The best of the three is Lane’s “Ibis,” a clever parody of Raymond Chandler/Dashiell Hammett detective stories. The mother of 23-year-old Tyrone (Deandre Savon) has died and his father abandoned the family 16 years ago when Ty was seven. He hires a detective who answers to the name of Sam Spade (Lindsey Broad) to find out the story of his father Victor Martin who it is commonly believed to have died. Tyrone meets Sam downtown at The Blue Parrot bar only to discover that Sam is a woman who claims to have never heard of Humphrey Bogart, Hammett’s The Maltese Falcon, or Chandler’s Double Indemnity, but she has discovered the whereabouts of Victor (Harold Surratt) who is not dead at all but living in Eastern Pennsylvania. When Tyrone visits his father, new questions arise.
Lane’s dialogue between Tyrone and Sam is diverting and sharp. However, Victor remains an enigma even after Ty’s three visits. The ending of the play leaves more questions unanswered than it resolves. Nor does the title have a complete explanation. Broad steals the show with her keen, quick responses, while Savon has stamina and endurance as the young man who just wants to hear his father’s story. Given both an unsympathetic and mysterious role, Surratt is able to do little with the stern, unyielding father. Greg MacPherson’s blue lighting with film noir overtones creates the perfect mood for this detective story. Rebecca Lord-Surratt’s minimalist setting makes judicious use of two chairs and a table for the bar scenes and a park bench for Ty’s third meeting with his father. Amy Sutton’s costumes are cleverly color-coordinated to the set and lighting. Terry Berliner’s assured direction gets the most mileage out of the script that could be gotten in this form.
Previously Neil LaBute, who has been represented in the majority of the Summer Shorts presentations over the years, has excelled in the one act form. His new play “Sparring Partner” about two co-workers, a man and a woman, who meet on a park bench for lunch, for a game of “Hollywood Names” and a more than mild flirtation goes on too long for its slight plot. We discover that this long-time relationship is played out daily while he and she spar at the game in which they have to guess the names of pairs of actors who have been co-stars and then the second actor becomes the entry for the next round.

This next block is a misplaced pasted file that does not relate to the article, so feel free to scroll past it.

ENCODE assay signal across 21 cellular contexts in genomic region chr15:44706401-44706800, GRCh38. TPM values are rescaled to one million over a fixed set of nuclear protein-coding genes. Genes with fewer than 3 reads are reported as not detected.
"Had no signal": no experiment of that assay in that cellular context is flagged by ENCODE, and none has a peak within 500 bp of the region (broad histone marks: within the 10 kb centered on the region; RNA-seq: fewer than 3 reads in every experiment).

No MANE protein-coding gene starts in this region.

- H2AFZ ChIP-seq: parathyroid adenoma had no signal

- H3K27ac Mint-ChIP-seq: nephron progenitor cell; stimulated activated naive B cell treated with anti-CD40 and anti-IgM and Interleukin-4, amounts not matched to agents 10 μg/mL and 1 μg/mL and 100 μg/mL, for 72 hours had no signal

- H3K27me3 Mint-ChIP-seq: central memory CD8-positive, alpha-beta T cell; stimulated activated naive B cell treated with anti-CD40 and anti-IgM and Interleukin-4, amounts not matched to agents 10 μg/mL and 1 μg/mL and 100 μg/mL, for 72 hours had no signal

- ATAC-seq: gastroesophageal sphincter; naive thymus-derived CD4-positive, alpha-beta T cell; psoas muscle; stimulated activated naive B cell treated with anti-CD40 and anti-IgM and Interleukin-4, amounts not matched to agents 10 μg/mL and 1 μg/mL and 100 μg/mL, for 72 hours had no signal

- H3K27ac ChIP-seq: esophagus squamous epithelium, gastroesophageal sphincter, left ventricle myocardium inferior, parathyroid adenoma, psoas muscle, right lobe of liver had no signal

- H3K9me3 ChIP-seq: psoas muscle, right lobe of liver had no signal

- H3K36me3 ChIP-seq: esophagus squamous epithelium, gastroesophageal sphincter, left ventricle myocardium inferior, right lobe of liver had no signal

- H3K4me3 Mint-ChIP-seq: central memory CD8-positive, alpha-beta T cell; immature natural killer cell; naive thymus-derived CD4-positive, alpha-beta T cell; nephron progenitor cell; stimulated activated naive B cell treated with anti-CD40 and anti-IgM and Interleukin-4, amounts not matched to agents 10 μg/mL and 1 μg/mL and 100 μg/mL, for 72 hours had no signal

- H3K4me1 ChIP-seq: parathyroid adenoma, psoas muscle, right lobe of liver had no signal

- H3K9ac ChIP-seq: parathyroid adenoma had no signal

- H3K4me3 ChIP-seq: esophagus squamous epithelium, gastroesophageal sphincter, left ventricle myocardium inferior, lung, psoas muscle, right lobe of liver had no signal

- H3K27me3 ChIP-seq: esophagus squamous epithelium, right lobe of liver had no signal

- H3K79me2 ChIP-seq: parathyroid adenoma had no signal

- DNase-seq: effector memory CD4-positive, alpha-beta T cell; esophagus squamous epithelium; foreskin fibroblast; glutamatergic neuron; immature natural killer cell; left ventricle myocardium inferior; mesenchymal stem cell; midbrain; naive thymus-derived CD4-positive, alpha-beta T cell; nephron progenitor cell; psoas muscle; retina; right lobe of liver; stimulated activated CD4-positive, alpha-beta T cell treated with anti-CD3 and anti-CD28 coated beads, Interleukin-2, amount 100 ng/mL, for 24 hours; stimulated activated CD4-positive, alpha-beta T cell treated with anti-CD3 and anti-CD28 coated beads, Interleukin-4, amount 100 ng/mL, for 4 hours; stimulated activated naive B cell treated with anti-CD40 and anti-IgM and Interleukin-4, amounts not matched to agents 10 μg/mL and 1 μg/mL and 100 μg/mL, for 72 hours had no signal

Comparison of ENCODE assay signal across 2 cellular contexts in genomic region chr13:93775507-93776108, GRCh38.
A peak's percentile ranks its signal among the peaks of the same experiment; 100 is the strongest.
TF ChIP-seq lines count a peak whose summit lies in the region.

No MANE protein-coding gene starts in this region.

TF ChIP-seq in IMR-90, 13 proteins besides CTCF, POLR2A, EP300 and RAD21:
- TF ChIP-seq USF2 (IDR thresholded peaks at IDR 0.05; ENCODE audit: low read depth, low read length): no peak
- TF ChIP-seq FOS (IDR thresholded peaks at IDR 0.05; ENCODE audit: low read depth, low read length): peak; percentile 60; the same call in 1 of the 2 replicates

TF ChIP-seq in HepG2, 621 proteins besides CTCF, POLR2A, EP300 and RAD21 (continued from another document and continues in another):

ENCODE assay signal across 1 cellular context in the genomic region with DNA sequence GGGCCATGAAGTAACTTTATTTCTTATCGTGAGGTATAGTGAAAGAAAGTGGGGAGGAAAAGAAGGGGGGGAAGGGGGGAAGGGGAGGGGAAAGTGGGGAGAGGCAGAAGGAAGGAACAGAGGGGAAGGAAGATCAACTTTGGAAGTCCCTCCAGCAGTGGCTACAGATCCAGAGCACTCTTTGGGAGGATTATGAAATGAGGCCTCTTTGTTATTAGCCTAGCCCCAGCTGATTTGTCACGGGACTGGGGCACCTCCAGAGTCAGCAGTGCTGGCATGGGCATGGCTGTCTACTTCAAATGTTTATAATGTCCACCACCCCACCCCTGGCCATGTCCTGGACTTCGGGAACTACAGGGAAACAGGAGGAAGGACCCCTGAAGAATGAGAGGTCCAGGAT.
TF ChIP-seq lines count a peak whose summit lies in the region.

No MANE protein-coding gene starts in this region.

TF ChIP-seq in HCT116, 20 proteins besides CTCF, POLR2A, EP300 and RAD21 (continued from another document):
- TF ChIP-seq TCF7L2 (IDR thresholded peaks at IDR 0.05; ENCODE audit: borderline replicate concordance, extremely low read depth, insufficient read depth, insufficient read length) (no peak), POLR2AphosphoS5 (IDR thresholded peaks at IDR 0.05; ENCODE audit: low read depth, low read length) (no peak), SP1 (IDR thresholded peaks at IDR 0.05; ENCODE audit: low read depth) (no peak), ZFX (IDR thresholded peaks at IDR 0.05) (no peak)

However, these meetings have come to mean a great deal more to the single woman and the unhappily married man than they have been willing to admit. When she tells him of an allegory that sounds very much like their own story of two people who like each other a great deal but have never done anything about it, she asks the question of whether it is just a friendship or “an affair of the mind.” He is left to consider whether he is willing to make a move or whether he is too cowardly to do anything about their deepening relationship.
The many rounds of “Hollywood Names” are not very interesting and they become extremely repetitious. The audience guesses long before the woman poses her hypothetical question that they are in fact in love with each other and it is time to make a decision or end their meetings on their lunch hour. As written, the roles give little information about either of the couple so that Joanna Christie and KeiLyn Durrel Jones can’t do much with these parts as the play mainly stays on the same plateau throughout. Lord-Surratt’s rather bland setting and Sutton’s equally non-descript clothes add little to the drama of the play. J.J. Kandel’s direction never serves to turn up the heat enough to create any tension.
Claire Zajdel’s “The Plot” has an unusual premise but never goes anywhere. Siblings Frankie (Molly Groome) and her slightly older brother Tyler (Jake Robinson) have been asked by their recently divorced mother to meet them in the cemetery. It turns out that she has bought a plot (and a headstone!) and wants them to decide about taking the plots on either side for themselves. However, Frankie and Tyler could not be more different and the occasion becomes one for sparring in a long time relationship that has always been adversarial. Frankie is an established lawyer with a responsible fiancé while Tyler who is two years older is still a freelancer sub-leasing a bed in someone else’s apartment. While both agree that their mother Debra is definitely losing it, they can’t agree on anything else. They argue and bicker and make no progress in their relationship – or their situation with their mother. Many calls and text messages occur to and from Debra which has become an overused technique.
Director James Rees appears to think that this is comedy but nothing that either Molly Groome or Jake Robinson have been given to say is remotely funny. Robinson attempts to make his role as the unconventional rebellious brother rather colorful but Groome seems to have decided that conservative lawyers are dull and mundane. The set for “The Plot” is an attractive slide projection of an autumn scene in a cemetery with three headstones but ultimately becomes tedious as the play and the setting never evolve. Sutton’s costumes differentiate the bohemian brother and the bourgeois sister nicely but are exactly what you would expect without any surprise.
This year’s Summer Shorts 2018 – Festival of New American Short Plays 2018: Series B is a big disappointment since previous festivals have set the bar quite high and all three premises initially have great potential. It is a shame that more was not made of the opportunities.
Summer Shorts 2018 – Festival of New American Short Plays 2018: Series B (in repertory with Series A through September 1, 2018)
59E59 Theaters, 59 East 59 Theaters, in Manhattan
For tickets, call 212-279-4200 or visit http://www.59e59.org
Running time: 95 minutes with no intermission